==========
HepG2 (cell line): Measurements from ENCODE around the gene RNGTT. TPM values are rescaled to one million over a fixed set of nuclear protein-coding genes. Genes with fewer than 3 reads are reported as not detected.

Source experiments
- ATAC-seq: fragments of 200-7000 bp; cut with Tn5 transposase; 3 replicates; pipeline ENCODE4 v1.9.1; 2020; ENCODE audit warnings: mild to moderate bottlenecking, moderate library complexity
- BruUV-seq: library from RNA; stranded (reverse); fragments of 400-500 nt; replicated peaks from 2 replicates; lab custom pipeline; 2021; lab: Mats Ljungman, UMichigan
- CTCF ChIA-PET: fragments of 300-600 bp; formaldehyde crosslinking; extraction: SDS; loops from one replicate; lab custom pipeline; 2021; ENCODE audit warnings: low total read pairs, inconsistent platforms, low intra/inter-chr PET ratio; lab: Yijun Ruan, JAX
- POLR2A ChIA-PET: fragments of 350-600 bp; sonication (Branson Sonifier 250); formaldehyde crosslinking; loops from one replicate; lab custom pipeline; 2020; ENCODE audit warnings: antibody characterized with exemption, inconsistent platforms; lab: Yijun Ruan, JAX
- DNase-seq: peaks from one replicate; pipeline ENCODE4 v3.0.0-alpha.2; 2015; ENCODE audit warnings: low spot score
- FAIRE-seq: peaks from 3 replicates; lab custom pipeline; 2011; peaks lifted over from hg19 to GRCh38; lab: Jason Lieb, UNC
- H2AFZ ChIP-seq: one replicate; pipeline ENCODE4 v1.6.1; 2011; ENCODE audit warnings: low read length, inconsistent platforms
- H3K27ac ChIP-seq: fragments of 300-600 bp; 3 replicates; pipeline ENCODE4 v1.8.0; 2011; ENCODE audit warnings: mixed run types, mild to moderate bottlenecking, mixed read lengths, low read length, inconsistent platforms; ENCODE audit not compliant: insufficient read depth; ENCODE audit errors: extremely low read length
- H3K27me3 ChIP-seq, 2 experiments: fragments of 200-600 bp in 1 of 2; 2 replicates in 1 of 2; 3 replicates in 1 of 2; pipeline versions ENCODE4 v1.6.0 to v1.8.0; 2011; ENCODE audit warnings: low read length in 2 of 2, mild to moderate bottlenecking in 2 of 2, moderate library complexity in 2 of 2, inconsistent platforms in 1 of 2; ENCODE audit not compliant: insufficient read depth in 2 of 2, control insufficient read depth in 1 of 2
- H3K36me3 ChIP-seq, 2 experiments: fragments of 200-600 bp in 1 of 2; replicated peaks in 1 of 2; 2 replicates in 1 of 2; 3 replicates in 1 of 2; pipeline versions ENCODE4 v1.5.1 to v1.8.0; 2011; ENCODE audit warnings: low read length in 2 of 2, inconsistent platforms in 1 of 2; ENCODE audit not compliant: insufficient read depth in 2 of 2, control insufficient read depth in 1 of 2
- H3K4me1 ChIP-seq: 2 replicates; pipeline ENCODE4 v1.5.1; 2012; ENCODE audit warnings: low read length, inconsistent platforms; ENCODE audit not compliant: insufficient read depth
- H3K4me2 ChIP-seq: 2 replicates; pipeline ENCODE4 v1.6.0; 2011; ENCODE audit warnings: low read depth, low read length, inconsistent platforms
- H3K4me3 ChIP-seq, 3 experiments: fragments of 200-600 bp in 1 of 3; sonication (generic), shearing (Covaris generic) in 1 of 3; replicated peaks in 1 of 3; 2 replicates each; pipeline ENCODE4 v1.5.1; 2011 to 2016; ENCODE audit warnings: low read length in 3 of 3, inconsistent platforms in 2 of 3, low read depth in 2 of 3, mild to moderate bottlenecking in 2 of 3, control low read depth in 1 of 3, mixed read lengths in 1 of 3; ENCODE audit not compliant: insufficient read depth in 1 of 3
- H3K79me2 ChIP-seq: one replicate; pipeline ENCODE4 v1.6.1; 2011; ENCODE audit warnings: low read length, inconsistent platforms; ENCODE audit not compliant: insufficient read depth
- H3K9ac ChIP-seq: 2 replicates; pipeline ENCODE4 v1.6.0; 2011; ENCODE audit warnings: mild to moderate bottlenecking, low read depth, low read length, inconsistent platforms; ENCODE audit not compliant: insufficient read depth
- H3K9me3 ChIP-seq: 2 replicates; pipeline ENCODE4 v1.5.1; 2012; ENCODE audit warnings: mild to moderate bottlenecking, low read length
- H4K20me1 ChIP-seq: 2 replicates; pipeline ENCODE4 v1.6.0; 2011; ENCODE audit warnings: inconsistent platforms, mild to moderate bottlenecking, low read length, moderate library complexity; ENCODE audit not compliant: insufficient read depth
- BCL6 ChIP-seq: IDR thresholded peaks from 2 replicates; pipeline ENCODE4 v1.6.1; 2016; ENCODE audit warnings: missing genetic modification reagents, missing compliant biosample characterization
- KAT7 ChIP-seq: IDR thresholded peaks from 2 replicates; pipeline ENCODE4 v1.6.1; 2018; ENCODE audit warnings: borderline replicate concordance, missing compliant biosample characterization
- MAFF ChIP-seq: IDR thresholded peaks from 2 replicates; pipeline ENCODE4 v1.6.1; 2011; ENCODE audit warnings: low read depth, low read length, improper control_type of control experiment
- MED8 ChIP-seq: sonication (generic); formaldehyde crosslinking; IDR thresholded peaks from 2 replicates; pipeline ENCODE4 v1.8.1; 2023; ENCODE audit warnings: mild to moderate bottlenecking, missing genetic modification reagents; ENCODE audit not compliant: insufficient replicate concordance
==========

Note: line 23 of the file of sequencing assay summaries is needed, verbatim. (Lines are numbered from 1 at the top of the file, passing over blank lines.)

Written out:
- MED8 ChIP-seq: sonication (generic); formaldehyde crosslinking; IDR thresholded peaks from 2 replicates; pipeline ENCODE4 v1.8.1; 2023; ENCODE audit warnings: mild to moderate bottlenecking, missing genetic modification reagents; ENCODE audit not compliant: insufficient replicate concordance